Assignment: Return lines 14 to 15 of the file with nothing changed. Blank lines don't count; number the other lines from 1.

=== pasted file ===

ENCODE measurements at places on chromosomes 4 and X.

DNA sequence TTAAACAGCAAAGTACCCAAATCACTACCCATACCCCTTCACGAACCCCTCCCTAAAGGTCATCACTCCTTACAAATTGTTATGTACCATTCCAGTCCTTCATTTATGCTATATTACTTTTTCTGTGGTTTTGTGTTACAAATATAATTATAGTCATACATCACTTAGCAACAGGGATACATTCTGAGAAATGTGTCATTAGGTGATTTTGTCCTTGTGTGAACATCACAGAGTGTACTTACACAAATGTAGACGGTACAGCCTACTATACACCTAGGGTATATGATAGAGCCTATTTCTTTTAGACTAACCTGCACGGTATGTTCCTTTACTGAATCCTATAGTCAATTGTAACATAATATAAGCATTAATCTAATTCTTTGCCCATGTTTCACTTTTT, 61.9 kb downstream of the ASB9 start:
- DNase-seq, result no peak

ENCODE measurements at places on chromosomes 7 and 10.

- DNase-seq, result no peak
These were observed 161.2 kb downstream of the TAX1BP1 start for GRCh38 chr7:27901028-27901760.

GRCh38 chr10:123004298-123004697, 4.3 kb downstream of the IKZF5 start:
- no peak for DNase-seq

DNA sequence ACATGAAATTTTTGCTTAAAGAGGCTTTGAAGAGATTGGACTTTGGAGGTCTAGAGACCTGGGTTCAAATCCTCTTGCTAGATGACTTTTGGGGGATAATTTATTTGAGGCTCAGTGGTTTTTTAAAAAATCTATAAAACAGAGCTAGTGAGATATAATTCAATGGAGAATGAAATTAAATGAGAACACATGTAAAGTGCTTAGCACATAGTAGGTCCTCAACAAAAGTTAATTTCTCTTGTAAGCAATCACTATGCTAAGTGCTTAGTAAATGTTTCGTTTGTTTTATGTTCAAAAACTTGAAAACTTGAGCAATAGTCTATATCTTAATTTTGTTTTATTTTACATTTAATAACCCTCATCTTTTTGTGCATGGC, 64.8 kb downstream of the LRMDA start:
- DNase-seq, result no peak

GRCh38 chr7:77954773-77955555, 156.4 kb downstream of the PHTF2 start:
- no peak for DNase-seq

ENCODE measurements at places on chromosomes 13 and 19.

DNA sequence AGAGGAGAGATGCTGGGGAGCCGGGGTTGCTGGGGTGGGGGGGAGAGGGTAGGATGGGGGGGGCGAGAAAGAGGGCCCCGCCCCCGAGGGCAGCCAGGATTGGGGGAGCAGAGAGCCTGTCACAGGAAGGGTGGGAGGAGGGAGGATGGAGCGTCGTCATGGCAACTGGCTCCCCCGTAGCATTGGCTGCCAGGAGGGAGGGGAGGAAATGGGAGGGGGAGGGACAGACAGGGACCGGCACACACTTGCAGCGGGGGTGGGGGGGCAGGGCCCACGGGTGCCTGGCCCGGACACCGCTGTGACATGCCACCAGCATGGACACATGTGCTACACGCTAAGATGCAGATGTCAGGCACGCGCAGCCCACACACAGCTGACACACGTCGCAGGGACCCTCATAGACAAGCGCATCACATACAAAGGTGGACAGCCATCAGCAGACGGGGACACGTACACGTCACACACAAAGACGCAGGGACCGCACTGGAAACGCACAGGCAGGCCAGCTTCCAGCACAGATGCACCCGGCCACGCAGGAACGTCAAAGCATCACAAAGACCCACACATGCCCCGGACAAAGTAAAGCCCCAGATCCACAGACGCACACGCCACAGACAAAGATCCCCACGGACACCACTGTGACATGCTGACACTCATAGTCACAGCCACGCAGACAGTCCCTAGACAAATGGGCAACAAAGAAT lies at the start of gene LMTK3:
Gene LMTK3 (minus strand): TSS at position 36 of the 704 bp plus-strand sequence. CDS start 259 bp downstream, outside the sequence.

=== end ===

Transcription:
DNA sequence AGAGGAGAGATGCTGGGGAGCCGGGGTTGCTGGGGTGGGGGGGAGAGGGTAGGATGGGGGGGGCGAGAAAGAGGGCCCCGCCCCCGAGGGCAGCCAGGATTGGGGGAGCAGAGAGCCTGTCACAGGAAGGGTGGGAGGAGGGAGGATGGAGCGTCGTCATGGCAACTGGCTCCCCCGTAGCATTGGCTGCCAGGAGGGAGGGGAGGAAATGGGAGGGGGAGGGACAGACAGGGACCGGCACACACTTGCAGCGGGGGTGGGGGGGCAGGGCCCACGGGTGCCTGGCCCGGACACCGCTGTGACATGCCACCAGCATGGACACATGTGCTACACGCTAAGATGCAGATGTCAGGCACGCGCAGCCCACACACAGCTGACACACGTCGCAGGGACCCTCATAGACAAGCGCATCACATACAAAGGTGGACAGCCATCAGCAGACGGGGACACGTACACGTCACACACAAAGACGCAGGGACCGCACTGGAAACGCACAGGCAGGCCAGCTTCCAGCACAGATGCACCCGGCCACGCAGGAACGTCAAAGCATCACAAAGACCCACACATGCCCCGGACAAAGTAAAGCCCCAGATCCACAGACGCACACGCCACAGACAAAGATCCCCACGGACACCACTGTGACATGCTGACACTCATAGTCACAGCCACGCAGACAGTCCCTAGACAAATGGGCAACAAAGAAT lies at the start of gene LMTK3:
Gene LMTK3 (minus strand): TSS at position 36 of the 704 bp plus-strand sequence. CDS start 259 bp downstream, outside the sequence.